There was a surge of historical writing in Denmark–Norway during the eighteenth century. Norwegian historical writing forms the centre of attention in this chapter. By way of examining sources of various kinds, it is argued that Norwegian historiographers eschewed the Middle Ages in pursuit of a pre-Christian past in which the nucleus of proto-national sentiment is to be found. The sheer richness of the material, made accessible to common readers by early-eighteenth-century historical writers, made historical treatises into archives filled with stories and information about a once-upon-a-time independent kingdom with a glorious past and even an ancient pre-history. The foundation of an independent Norwegian nation was to be found in its myths and in the valiant deeds of its earliest heroes.
On pietist introspection and forensic psychiatry in statu nascendi
So-called ‘melancholic murders’ in Denmark provide the focus of this chapter. This designation was coined to signify the type of suicidal murderers that were to some extent exempted from the death penalty from 1767 onwards with reference to their state of mind. By means of examining pietist literature on introspection and diagnosis of the inner person and three illustrative court cases, the chapter argues that these new statutory rights on the part of the individual were not driven by enlightened or humanitarian ideas, but increasingly influenced by a pietist anthropology. This hypothesis leads to a discussion about the dynamics between pietist anthropology and pre-medicalized forensic psychiatry.
This chapter is the chronologically most recent, extending into the nineteenth century. It studies the implementation of vaccination policies in the Swedish realm, not by looking at the central administration at Collegium Medicum in Stockholm but at sources indicating how vaccination policy was carried out in local parishes across rural Finland. Through a detailed account of lists from parish archives, the chapter emphasizes the key role played by the local clergy, as well as by sextons, in this medical practice, which was often exercised in connection to the Sunday service. The investigation shows that as early as 1804, local clergymen started to make preliminary notes in the margins of their Annual Reports concerning individuals vaccinated for smallpox in their parishes. But it also shows that implementation varied a great deal in different parts of Finland.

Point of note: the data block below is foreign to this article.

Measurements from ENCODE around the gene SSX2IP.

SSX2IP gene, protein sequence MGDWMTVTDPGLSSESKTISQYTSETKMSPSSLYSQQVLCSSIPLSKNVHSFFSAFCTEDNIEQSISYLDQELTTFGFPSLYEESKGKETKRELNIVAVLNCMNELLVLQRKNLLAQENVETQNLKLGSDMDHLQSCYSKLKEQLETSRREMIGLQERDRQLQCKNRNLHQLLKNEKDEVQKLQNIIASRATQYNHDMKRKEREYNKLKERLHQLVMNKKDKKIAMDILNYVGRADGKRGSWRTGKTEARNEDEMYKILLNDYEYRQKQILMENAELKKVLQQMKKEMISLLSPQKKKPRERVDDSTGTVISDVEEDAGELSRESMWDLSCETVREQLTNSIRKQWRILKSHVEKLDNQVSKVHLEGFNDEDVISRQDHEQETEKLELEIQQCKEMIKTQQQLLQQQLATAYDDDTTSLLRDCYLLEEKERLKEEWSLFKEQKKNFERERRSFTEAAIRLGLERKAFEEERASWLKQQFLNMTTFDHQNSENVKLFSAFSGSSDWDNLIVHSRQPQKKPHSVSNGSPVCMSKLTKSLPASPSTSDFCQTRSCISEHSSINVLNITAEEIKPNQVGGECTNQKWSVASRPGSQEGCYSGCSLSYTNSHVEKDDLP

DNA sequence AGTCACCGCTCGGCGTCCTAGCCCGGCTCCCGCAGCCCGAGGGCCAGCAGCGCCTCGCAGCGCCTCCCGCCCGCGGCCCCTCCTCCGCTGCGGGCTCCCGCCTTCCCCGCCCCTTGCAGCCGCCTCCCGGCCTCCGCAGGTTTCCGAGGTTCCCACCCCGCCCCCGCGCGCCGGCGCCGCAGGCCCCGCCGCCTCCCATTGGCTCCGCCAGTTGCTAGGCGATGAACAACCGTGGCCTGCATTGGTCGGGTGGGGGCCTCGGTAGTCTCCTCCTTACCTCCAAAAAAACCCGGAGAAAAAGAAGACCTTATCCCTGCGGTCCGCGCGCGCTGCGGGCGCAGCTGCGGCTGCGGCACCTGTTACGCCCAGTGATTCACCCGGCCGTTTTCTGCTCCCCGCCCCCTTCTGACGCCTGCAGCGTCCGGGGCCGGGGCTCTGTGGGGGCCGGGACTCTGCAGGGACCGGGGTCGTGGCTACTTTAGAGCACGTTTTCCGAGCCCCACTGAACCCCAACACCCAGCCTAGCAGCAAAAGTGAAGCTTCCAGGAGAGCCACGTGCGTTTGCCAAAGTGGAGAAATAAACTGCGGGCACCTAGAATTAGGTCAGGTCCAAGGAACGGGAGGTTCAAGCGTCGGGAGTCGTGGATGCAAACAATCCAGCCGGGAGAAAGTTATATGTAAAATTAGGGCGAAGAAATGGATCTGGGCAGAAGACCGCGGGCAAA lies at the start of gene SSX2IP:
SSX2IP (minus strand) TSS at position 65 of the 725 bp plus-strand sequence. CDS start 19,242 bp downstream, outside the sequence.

Negotiating the medieval past in Danish eighteenth-century church interiors
Martin Wangsgaard Jürgensen
This chapter delves into Danish church interiors of the eighteenth century and explores how they interacted with their heritage from the Middle Ages. Many furnishings were uncontroversial in the eyes of the reformers and were hence left out of reformation debates in the sixteenth century. A resurgent disapproval of the vestiges of Catholicism can be discerned among the authorities of the eighteenth century, who wanted to combat what they perceived as old superstition and the relics of ‘popery’. The chapter points out four strategies for ‘taming’ the medieval heritage: criticizing superstitious practices, exposing superstition, explaining superstition and narrowing the focus, the last of these referring to how the focus came to rest on the key places or spaces within the church, whereas a general and gradual abandonment of decoration in church interiors became apparent.
A bishop’s instructions in late eighteenth-century Sweden
The ways in which a bureaucratic model of oversight could be turned into a vehicle of individualizing religious practices in late eighteenth-century Sweden is the central concern of this chapter. The chapter focuses on how bureaucratic measures could be used to implement enlightened reform, thereby offering a different perspective on ‘pastoral Enlightenment’ in the rural European North. By examining how Olof Wallquist, a late eighteenth-century Swedish bishop, used his position as an ecclesiastical superior to promote change, a novel perspective on the blending of individualism and confessional culture is offered. This testifies to a process of gradual, microscopic dislocations in which key elements of a previous social order were overtaken, step by step, by different standards of behaviour.